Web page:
© Library & Museum of Freemasonry
Sir Sydney A White, Grand Secretary 1937 to 1957
Masons at War
On 19 July 1939, some 12,000 Freemasons were present at an
Especial Grand Lodge at Olympia to witness the installation
of the new Grand Master, the Duke of Kent, by a Past Grand
Master, King George VI, who was also his brother.
Representatives from many overseas countries were
present: Australia, Canada, Finland, the USA, France,
Norway, Greece, Denmark and the Netherlands.
By way of contrast, seven weeks later the Grand Secretary,
Sydney White, reported to Russell McLaren, President of
the Board of General Purposes, on the low numbers attending
the Quarterly Communication of Grand Lodge held on
“Grand Lodge on Wednesday with an attendance of about 20 was
not a prolonged business. I think we started about eight minutes to
six, as everyone who seemed likely to attend was then present, and
we were out about 5 minutes past.”
On 1 September, the German army invaded Poland and on
3 September, Britain declared war. Grand Lodge had been
unable to cancel its September meeting, but in a notice dated
1 September, urged members not to attend due to concerns
about air raids and enemy attacks.
Within a year, as Germany took control of much of continental
Europe, Freemasonry had been banned in many of the
countries which had sent representatives to that July meeting.
Since the Czech crisis in September 1938, which had taken
Prime Minister Neville Chamberlain to Munich to negotiate
with Hitler, there had been a growing public perception in
Britain that war was imminent. Rearmament in Britain had
begun on a large scale in 1935 to counter Germany’s growing
military strength in the air. After September 1938, precautions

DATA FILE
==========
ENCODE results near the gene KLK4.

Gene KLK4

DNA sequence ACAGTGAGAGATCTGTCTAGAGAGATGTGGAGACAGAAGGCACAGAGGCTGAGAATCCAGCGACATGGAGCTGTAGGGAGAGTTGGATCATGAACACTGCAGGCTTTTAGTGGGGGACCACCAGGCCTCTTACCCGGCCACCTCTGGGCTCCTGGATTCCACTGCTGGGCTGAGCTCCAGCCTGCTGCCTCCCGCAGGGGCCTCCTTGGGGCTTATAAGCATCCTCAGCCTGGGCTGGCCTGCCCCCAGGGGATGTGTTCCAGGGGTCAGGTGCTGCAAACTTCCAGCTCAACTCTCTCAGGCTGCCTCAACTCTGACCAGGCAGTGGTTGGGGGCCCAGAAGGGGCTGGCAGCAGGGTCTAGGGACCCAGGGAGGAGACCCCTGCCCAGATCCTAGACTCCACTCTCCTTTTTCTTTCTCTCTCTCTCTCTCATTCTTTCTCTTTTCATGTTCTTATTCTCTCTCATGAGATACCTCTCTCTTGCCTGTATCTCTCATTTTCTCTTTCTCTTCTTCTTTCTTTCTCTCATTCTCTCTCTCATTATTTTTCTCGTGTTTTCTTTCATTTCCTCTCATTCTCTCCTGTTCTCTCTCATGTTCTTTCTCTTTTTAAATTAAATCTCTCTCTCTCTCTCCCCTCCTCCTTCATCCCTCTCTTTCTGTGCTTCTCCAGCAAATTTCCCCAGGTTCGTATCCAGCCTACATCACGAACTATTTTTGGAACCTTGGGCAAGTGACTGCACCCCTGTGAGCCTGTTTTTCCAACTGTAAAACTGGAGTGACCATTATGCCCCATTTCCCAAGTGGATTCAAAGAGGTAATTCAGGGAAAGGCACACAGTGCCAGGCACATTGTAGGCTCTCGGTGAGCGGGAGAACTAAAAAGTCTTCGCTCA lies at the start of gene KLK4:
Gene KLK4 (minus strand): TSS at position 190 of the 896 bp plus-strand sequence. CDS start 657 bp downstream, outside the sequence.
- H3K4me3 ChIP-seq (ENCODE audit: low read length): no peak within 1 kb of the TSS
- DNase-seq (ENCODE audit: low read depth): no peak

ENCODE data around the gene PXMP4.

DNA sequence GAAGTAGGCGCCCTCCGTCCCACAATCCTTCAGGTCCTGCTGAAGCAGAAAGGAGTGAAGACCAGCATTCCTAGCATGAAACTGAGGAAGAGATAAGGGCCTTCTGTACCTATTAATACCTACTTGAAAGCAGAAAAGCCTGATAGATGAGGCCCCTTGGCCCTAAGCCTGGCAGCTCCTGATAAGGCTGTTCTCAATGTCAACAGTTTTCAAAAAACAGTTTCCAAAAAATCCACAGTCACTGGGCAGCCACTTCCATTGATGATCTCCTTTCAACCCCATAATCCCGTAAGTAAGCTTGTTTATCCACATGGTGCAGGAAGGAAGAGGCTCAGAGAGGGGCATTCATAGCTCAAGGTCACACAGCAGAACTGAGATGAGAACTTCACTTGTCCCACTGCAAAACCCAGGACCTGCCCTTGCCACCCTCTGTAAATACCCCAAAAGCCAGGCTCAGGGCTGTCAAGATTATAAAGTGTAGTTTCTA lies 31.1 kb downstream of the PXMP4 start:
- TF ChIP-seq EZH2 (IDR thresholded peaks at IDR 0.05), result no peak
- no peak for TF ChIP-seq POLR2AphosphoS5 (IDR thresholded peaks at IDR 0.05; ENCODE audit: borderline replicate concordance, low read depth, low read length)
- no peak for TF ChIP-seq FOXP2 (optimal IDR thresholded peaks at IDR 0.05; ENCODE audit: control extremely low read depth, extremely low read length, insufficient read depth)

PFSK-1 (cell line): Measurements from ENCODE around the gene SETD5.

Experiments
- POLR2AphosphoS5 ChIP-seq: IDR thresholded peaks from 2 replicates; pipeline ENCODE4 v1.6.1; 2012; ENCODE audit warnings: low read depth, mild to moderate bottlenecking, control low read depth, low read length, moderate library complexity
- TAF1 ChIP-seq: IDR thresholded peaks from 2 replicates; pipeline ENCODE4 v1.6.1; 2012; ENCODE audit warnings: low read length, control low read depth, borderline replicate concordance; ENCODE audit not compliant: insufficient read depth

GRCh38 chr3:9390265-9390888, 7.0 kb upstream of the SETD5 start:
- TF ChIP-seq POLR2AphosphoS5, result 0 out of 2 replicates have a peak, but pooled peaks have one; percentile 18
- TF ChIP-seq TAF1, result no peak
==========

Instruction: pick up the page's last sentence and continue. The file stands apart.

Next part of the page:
for the security of the civilian population were increased with
the introduction of air raid precautions and the development
of procedures for evacuation from large cities.
Although Freemasonry remained staunchly non-political,
the build-up to war was echoed in the Masonic newspapers of
the time, such as the Freemason’s Chronicle, which commented
in October 1938 shortly after the Munich Agreement, that
“the past days have created a state of tense anxiety by the
swiftly gathering clouds of war”.
When war broke out, all Lodge and Chapter meetings were
suspended. However, this was relaxed the following month,
and meetings were resumed under “special directions”.
These included giving Masters (or Principals) the power
to cancel any regular meeting, even if it had already been
summoned, if circumstances appeared to warrant it, or to
alter the day or place of a meeting. These special directions
largely remained in force until December 1945.
Another of the special directions concerned proceedings
after Lodge meetings, which were to be “brief and simple”.
Food rationing was introduced in January 1940 and was not
finally ended until 1954. Rationing for clothing was introduced
in June 1941 and was only lifted in March 1949.
Both were to have an impact on Masonic meetings.
In 1941, permission was given by Grand Lodge for gloves
not to be worn during meetings as they were becoming
difficult to obtain and all clothing needed coupons.
Administrative documents, such as the reports of the
proceedings of the Quarterly Communication of Grand
Lodge, were also reduced in length as paper became rationed.
The Library and Museum at Great Queen Street was
temporarily closed in September 1939, but soon reopened,
although the china and glass were stored in the basement,
the pictures, aprons and furniture moved to a mezzanine
floor and the silver and jewels were kept in the safe.
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